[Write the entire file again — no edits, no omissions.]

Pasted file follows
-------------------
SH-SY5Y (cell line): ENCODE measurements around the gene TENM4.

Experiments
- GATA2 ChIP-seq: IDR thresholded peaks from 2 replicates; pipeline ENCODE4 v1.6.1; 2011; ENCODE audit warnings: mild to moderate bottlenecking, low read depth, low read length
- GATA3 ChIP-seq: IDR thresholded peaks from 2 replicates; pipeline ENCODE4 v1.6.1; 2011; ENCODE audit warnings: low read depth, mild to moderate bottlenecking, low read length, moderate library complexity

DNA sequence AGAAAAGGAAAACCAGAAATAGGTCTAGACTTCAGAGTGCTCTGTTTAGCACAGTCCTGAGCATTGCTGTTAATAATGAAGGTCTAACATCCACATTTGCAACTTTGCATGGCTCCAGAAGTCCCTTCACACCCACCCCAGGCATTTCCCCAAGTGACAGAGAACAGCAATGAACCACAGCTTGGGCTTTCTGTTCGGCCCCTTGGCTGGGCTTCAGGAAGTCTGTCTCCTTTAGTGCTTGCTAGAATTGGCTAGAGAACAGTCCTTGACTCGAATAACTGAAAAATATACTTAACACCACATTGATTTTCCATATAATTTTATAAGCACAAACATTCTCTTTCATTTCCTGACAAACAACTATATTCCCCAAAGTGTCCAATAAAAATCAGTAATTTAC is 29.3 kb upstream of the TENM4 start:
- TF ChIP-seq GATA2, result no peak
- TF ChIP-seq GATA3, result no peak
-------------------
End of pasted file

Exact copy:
SH-SY5Y (cell line): ENCODE measurements around the gene TENM4.

Experiments
- GATA2 ChIP-seq: IDR thresholded peaks from 2 replicates; pipeline ENCODE4 v1.6.1; 2011; ENCODE audit warnings: mild to moderate bottlenecking, low read depth, low read length
- GATA3 ChIP-seq: IDR thresholded peaks from 2 replicates; pipeline ENCODE4 v1.6.1; 2011; ENCODE audit warnings: low read depth, mild to moderate bottlenecking, low read length, moderate library complexity

DNA sequence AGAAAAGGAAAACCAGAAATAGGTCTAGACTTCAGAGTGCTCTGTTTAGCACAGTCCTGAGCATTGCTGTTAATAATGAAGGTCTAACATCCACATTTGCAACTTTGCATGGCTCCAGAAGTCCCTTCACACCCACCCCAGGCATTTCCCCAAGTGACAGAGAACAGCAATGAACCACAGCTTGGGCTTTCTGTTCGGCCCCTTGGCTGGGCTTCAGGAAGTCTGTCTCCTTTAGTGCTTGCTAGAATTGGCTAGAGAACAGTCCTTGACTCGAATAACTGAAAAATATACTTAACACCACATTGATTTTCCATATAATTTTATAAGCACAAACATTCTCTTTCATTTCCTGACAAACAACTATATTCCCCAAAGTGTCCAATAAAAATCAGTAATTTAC is 29.3 kb upstream of the TENM4 start:
- TF ChIP-seq GATA2, result no peak
- TF ChIP-seq GATA3, result no peak